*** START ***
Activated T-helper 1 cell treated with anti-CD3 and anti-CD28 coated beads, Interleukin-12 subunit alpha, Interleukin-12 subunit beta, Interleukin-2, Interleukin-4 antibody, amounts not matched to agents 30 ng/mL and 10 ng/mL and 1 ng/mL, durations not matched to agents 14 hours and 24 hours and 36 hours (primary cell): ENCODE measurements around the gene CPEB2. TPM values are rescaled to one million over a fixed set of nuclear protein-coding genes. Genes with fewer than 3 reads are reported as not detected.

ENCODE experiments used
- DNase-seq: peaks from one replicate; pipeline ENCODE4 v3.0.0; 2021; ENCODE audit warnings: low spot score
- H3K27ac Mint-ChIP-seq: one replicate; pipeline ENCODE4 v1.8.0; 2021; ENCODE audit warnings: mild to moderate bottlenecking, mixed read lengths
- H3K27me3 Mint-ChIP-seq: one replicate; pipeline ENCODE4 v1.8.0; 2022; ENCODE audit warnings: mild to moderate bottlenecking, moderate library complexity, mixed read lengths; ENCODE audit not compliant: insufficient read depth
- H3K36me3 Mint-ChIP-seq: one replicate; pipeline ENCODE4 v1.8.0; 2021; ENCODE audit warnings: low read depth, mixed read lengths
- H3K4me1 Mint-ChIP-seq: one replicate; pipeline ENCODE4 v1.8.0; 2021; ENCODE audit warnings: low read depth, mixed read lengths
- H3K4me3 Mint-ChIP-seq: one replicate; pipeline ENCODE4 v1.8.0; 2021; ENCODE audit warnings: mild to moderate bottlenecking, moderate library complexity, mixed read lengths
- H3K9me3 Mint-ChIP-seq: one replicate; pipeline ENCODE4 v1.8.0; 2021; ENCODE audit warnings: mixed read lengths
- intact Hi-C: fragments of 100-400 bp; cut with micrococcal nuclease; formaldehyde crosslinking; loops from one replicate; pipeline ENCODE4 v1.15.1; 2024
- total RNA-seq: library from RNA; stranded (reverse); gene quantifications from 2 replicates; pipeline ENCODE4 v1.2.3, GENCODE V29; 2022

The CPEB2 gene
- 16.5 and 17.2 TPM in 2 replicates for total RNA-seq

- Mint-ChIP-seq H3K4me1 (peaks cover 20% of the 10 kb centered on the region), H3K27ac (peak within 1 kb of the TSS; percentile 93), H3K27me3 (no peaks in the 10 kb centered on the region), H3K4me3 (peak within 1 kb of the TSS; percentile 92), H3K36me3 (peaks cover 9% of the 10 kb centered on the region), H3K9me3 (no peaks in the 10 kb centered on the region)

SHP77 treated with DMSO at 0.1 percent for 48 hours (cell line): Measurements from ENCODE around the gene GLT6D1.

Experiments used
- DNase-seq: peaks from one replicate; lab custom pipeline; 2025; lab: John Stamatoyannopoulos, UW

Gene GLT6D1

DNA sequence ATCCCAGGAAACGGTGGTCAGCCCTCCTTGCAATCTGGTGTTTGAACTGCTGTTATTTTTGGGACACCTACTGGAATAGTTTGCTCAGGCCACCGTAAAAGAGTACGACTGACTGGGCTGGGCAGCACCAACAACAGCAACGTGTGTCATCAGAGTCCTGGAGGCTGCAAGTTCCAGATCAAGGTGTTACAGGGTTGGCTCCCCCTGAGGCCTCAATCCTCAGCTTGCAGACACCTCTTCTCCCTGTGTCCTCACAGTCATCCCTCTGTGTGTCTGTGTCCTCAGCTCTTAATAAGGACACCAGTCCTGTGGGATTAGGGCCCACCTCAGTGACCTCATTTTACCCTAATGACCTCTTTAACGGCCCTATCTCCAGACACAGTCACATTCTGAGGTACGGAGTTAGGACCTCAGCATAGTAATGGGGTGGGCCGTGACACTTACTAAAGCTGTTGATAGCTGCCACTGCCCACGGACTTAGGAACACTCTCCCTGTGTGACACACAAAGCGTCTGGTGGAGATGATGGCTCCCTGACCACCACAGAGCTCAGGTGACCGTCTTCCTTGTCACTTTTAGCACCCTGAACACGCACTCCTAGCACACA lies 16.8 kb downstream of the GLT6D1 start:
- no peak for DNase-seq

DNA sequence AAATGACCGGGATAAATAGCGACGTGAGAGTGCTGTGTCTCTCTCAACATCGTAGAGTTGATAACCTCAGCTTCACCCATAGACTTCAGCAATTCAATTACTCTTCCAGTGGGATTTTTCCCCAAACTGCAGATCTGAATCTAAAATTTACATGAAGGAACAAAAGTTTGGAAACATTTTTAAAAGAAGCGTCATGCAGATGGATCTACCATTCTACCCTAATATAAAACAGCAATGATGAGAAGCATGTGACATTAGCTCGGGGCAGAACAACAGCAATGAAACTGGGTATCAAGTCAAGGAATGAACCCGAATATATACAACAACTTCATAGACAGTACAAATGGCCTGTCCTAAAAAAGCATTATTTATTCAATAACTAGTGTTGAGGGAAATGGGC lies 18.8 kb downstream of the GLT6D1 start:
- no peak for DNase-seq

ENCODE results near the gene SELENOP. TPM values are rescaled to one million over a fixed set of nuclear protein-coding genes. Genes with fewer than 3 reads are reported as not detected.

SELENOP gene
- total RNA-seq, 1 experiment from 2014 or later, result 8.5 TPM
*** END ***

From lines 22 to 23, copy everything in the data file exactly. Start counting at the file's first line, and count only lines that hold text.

- no peak for DNase-seq

ENCODE results near the gene SELENOP. TPM values are rescaled to one million over a fixed set of nuclear protein-coding genes. Genes with fewer than 3 reads are reported as not detected.